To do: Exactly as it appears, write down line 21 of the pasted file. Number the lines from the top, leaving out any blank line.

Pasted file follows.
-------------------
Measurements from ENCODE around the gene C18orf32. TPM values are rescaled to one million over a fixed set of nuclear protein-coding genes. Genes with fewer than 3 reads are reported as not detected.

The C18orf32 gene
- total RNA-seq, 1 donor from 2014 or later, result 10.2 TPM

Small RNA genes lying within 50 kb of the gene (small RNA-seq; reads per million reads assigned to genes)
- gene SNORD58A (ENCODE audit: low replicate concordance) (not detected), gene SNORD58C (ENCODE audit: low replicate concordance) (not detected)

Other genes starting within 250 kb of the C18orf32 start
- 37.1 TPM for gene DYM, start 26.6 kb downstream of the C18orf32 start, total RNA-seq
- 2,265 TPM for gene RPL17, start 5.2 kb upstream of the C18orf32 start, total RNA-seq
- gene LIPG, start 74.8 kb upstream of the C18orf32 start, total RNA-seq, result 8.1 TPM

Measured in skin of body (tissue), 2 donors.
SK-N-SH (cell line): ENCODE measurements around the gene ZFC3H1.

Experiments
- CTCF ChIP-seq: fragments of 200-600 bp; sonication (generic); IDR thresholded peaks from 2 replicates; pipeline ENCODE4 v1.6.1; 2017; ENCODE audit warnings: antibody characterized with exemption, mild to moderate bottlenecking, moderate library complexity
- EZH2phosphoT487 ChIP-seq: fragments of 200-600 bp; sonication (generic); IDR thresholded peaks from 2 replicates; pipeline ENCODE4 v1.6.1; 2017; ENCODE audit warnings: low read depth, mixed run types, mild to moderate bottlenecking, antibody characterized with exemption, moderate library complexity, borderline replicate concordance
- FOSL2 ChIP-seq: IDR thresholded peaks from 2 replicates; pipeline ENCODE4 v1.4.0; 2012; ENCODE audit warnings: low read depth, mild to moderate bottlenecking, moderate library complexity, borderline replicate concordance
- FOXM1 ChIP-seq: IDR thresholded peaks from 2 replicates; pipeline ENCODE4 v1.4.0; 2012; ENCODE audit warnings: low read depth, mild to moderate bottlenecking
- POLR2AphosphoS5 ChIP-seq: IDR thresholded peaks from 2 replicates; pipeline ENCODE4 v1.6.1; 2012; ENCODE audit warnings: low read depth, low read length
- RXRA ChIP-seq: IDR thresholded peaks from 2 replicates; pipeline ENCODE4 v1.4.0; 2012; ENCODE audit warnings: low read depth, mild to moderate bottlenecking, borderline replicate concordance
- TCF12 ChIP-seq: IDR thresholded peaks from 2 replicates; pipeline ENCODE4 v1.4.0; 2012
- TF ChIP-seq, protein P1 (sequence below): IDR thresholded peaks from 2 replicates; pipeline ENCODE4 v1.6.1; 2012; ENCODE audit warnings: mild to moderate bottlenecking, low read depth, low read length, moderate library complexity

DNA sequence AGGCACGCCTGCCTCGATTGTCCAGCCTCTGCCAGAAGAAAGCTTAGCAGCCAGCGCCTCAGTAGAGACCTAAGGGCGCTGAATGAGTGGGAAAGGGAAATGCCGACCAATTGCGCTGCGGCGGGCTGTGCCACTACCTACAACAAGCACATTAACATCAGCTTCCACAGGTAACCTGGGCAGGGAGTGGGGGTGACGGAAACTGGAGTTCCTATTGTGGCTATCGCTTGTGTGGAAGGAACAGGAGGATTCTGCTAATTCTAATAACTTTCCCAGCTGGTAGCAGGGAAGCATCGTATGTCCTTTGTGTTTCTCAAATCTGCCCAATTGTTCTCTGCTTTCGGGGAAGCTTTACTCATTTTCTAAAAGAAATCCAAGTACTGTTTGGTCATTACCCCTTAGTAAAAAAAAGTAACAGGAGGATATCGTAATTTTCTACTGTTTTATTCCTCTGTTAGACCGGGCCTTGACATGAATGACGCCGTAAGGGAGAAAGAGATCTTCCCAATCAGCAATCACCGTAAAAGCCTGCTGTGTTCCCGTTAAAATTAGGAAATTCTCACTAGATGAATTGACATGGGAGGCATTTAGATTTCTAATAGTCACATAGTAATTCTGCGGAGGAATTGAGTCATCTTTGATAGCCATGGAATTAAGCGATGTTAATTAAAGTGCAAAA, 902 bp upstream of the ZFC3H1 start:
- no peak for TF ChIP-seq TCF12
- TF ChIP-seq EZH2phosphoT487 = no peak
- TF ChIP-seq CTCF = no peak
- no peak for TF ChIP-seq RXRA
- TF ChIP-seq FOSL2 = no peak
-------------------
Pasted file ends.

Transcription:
DNA sequence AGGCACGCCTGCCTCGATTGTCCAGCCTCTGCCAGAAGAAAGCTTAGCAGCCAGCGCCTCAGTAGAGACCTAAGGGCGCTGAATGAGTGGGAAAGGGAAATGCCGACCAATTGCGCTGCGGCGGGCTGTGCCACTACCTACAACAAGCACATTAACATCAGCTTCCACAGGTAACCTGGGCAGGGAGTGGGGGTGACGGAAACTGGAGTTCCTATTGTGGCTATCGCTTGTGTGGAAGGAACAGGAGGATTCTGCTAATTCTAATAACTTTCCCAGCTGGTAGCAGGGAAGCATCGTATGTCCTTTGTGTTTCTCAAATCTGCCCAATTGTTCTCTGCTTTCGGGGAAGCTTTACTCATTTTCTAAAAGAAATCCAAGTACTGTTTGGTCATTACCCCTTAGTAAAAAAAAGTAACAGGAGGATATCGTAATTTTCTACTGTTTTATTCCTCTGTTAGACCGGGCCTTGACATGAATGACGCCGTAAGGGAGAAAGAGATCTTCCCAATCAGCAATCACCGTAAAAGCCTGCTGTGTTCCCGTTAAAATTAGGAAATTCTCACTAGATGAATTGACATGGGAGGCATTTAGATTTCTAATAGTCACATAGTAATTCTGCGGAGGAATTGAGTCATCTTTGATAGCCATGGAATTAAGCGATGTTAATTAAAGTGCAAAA, 902 bp upstream of the ZFC3H1 start: